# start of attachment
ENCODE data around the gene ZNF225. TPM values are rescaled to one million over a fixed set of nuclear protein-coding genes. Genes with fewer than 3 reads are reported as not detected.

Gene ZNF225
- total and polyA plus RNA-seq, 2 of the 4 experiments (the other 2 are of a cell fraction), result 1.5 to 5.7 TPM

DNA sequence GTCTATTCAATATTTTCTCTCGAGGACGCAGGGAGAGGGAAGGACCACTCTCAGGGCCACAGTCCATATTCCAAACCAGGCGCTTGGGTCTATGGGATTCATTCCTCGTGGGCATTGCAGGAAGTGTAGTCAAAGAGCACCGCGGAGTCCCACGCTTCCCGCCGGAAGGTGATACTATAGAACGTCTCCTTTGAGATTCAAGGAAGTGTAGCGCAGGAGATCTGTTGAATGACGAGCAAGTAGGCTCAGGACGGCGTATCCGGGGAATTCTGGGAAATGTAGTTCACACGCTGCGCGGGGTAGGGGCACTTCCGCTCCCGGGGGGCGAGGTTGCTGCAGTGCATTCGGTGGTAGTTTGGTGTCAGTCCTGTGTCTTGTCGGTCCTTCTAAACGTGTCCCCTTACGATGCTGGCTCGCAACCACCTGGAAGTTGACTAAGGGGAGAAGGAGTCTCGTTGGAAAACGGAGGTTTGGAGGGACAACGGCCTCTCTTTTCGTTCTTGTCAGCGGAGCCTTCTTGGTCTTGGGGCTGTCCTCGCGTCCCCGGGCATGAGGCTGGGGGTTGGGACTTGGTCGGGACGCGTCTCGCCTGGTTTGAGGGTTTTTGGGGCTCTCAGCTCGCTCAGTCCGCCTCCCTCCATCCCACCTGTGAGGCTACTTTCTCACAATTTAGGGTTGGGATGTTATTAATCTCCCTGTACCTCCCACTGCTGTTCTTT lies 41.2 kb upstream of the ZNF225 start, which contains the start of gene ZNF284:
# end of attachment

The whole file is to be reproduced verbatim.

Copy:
ENCODE data around the gene ZNF225. TPM values are rescaled to one million over a fixed set of nuclear protein-coding genes. Genes with fewer than 3 reads are reported as not detected.

Gene ZNF225
- total and polyA plus RNA-seq, 2 of the 4 experiments (the other 2 are of a cell fraction), result 1.5 to 5.7 TPM

DNA sequence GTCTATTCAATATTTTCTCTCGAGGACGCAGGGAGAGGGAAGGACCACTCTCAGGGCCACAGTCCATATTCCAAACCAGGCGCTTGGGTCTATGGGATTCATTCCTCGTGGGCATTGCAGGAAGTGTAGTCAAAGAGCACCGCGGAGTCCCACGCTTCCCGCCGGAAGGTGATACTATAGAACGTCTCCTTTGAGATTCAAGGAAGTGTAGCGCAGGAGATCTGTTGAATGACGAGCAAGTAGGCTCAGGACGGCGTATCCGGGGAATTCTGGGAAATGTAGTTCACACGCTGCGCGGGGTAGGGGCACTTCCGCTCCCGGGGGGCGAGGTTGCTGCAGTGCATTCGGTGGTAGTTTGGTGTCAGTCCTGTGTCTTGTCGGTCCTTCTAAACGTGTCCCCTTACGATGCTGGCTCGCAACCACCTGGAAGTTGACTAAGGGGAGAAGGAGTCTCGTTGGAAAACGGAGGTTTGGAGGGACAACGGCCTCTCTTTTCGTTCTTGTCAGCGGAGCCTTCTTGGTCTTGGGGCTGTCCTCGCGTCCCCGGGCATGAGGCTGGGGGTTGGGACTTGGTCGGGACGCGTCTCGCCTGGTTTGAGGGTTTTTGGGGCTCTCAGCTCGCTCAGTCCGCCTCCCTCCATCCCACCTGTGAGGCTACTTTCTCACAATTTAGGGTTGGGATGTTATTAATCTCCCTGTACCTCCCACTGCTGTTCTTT lies 41.2 kb upstream of the ZNF225 start, which contains the start of gene ZNF284: